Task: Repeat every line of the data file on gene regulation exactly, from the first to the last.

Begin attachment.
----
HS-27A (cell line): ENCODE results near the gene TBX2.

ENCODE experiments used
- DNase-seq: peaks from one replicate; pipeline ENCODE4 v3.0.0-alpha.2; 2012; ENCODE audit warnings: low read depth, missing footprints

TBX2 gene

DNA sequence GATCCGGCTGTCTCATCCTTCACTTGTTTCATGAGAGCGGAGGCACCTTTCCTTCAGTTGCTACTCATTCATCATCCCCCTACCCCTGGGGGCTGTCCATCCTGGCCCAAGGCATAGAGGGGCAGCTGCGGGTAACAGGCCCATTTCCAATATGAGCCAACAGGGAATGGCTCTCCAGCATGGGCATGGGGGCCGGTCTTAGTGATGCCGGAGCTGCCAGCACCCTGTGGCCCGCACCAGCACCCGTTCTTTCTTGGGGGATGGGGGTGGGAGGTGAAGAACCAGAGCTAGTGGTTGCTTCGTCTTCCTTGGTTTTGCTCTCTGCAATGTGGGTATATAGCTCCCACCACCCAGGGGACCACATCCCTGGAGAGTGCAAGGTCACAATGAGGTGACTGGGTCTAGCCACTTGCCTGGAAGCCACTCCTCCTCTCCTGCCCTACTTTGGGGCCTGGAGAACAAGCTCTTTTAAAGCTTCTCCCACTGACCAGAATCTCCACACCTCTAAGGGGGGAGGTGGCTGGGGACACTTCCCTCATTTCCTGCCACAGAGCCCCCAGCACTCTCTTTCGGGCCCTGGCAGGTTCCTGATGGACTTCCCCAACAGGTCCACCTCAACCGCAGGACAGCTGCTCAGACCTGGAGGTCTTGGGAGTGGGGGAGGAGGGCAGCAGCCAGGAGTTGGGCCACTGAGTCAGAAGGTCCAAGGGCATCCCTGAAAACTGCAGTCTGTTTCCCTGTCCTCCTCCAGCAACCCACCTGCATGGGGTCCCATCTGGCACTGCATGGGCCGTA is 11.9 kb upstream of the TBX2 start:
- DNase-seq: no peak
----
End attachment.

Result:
HS-27A (cell line): ENCODE results near the gene TBX2.

ENCODE experiments used
- DNase-seq: peaks from one replicate; pipeline ENCODE4 v3.0.0-alpha.2; 2012; ENCODE audit warnings: low read depth, missing footprints

TBX2 gene

DNA sequence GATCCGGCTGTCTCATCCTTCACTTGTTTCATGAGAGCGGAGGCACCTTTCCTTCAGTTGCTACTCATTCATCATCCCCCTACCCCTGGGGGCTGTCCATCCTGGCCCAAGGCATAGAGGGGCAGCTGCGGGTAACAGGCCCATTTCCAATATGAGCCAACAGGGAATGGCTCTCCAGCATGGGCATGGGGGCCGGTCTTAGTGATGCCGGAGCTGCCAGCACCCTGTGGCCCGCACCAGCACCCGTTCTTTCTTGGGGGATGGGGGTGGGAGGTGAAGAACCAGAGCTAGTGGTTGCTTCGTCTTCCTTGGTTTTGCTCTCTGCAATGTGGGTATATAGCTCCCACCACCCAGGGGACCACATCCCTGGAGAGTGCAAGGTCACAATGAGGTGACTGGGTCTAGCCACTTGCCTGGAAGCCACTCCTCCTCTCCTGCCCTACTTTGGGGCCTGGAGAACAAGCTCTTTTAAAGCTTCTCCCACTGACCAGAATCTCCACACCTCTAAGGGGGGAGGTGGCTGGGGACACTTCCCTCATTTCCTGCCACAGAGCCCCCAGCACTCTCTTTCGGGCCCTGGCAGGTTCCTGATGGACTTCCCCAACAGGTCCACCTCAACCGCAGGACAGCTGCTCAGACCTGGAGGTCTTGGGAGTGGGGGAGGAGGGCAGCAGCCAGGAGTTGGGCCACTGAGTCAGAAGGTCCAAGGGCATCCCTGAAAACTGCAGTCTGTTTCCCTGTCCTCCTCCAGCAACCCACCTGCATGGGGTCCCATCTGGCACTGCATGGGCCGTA is 11.9 kb upstream of the TBX2 start:
- DNase-seq: no peak